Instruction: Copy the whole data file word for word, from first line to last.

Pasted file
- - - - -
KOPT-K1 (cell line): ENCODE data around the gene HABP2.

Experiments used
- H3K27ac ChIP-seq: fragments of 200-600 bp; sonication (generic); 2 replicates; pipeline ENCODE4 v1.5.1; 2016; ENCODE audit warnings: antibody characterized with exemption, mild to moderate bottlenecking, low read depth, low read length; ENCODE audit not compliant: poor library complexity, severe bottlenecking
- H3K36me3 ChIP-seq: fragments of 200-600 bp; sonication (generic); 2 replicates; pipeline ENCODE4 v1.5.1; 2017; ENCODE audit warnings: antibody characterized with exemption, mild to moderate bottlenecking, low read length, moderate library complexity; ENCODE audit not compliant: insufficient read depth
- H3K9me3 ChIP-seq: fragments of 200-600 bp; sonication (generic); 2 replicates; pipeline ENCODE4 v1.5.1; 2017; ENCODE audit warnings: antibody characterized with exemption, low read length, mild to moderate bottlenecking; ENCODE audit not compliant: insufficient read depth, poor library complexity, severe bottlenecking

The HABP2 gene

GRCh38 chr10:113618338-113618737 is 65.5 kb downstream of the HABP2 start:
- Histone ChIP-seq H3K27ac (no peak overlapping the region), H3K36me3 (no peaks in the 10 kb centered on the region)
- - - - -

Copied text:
KOPT-K1 (cell line): ENCODE data around the gene HABP2.

Experiments used
- H3K27ac ChIP-seq: fragments of 200-600 bp; sonication (generic); 2 replicates; pipeline ENCODE4 v1.5.1; 2016; ENCODE audit warnings: antibody characterized with exemption, mild to moderate bottlenecking, low read depth, low read length; ENCODE audit not compliant: poor library complexity, severe bottlenecking
- H3K36me3 ChIP-seq: fragments of 200-600 bp; sonication (generic); 2 replicates; pipeline ENCODE4 v1.5.1; 2017; ENCODE audit warnings: antibody characterized with exemption, mild to moderate bottlenecking, low read length, moderate library complexity; ENCODE audit not compliant: insufficient read depth
- H3K9me3 ChIP-seq: fragments of 200-600 bp; sonication (generic); 2 replicates; pipeline ENCODE4 v1.5.1; 2017; ENCODE audit warnings: antibody characterized with exemption, low read length, mild to moderate bottlenecking; ENCODE audit not compliant: insufficient read depth, poor library complexity, severe bottlenecking

The HABP2 gene

GRCh38 chr10:113618338-113618737 is 65.5 kb downstream of the HABP2 start:
- Histone ChIP-seq H3K27ac (no peak overlapping the region), H3K36me3 (no peaks in the 10 kb centered on the region)